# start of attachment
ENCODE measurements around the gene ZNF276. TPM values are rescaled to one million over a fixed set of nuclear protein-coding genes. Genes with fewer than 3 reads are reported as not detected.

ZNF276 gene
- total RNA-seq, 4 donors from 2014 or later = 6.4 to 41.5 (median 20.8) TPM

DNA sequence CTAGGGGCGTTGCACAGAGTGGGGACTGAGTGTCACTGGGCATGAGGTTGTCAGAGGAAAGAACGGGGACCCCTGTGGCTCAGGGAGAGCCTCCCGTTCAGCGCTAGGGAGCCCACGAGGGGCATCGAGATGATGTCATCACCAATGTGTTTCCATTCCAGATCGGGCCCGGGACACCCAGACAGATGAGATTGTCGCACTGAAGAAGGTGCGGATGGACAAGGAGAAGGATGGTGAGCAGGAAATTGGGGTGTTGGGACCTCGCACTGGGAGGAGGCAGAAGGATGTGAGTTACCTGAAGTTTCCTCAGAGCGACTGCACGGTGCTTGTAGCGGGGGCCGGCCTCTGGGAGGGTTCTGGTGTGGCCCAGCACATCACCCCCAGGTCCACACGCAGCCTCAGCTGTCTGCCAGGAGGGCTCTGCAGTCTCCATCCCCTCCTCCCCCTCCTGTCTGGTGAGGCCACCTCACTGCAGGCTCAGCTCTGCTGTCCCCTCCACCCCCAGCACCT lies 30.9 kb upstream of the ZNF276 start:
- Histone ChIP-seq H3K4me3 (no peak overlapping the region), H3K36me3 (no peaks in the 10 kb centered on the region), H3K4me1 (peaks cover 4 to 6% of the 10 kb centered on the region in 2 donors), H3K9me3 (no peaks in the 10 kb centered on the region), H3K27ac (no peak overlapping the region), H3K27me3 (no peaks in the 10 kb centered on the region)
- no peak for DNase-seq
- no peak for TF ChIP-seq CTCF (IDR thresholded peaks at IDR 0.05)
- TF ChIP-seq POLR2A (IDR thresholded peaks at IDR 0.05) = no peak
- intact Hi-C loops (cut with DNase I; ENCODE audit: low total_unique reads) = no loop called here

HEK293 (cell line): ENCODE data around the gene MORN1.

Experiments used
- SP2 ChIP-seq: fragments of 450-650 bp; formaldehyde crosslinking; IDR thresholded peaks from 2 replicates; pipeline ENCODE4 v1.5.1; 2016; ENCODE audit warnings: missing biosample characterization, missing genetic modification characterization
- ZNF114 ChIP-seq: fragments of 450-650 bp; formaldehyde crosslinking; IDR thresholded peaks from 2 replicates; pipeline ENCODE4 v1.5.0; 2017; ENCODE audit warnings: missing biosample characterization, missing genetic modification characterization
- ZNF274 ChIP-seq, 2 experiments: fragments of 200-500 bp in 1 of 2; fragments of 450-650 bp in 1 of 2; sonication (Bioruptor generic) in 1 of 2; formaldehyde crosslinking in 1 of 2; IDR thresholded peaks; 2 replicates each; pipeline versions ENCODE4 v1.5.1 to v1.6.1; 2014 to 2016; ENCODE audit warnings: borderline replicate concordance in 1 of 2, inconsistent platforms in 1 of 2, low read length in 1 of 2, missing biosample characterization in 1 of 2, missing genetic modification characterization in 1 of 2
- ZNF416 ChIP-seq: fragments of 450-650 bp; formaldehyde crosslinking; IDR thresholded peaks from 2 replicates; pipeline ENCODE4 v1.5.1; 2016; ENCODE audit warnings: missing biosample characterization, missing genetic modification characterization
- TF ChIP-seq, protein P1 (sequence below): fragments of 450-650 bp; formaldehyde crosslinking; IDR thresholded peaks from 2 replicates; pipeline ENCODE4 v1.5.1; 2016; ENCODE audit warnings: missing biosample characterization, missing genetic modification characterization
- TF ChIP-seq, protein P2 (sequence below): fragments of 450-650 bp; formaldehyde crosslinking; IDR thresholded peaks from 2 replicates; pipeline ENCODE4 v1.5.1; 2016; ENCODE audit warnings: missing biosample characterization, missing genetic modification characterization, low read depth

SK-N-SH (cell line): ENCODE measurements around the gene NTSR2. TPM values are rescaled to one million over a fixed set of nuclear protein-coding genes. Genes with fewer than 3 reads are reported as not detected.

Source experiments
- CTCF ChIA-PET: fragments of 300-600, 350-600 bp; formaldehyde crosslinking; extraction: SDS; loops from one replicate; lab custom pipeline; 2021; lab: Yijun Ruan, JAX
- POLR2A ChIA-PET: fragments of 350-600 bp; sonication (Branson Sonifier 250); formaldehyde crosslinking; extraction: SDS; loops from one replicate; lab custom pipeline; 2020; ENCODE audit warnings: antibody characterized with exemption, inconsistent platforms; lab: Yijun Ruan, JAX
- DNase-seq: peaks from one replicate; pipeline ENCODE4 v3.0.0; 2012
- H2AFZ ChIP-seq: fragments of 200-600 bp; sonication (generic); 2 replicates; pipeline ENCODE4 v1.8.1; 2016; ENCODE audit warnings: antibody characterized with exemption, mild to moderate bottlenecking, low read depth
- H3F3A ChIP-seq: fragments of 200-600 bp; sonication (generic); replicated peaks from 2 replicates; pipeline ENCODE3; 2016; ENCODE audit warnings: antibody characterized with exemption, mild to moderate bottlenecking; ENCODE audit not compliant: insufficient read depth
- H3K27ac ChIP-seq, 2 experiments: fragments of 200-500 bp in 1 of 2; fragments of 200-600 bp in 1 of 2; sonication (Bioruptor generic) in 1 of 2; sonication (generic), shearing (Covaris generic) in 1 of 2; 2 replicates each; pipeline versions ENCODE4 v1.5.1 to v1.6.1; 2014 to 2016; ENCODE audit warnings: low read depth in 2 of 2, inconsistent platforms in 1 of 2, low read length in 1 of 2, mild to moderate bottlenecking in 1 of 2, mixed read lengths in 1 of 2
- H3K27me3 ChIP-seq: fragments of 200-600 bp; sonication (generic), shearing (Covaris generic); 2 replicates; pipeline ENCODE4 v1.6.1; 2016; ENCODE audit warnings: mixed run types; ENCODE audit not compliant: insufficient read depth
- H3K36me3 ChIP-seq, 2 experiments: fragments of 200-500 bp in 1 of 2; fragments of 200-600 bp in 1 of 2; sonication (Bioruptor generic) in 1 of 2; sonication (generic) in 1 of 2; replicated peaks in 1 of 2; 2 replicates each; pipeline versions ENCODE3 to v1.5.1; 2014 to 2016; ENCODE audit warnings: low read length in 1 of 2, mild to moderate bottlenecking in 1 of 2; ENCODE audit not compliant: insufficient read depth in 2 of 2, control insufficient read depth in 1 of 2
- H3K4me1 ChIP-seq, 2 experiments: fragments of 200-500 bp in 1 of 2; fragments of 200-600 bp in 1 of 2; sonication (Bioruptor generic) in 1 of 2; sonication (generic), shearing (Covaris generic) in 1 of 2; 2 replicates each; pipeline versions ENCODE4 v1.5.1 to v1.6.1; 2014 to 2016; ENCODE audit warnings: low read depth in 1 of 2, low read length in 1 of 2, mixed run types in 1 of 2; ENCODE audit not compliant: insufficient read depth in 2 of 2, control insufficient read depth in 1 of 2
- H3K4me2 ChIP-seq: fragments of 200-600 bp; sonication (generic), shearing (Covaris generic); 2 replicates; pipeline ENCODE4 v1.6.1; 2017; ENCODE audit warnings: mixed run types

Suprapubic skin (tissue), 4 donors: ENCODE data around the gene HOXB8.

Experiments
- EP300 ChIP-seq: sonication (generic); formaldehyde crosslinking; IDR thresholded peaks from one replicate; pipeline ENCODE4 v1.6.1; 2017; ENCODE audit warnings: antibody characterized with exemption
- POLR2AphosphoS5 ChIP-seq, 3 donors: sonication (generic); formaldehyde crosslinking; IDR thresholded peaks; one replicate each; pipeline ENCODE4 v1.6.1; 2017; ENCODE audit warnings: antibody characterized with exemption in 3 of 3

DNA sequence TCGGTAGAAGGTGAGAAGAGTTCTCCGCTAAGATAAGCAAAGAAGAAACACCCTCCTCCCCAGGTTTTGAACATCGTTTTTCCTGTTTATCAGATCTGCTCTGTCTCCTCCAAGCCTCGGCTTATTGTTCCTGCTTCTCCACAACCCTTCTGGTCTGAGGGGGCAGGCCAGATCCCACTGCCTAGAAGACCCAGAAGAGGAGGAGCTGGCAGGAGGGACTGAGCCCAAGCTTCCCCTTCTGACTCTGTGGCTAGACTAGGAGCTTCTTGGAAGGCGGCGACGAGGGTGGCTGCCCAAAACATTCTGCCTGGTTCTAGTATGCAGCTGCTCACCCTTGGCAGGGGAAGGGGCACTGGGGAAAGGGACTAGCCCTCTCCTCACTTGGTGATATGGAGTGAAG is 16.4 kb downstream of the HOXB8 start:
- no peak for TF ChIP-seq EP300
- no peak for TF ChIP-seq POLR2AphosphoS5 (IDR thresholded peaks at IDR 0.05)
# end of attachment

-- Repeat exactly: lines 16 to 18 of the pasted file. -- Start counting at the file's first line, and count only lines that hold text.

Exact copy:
- TF ChIP-seq, protein P1 (sequence below): fragments of 450-650 bp; formaldehyde crosslinking; IDR thresholded peaks from 2 replicates; pipeline ENCODE4 v1.5.1; 2016; ENCODE audit warnings: missing biosample characterization, missing genetic modification characterization
- TF ChIP-seq, protein P2 (sequence below): fragments of 450-650 bp; formaldehyde crosslinking; IDR thresholded peaks from 2 replicates; pipeline ENCODE4 v1.5.1; 2016; ENCODE audit warnings: missing biosample characterization, missing genetic modification characterization, low read depth

SK-N-SH (cell line): ENCODE measurements around the gene NTSR2. TPM values are rescaled to one million over a fixed set of nuclear protein-coding genes. Genes with fewer than 3 reads are reported as not detected.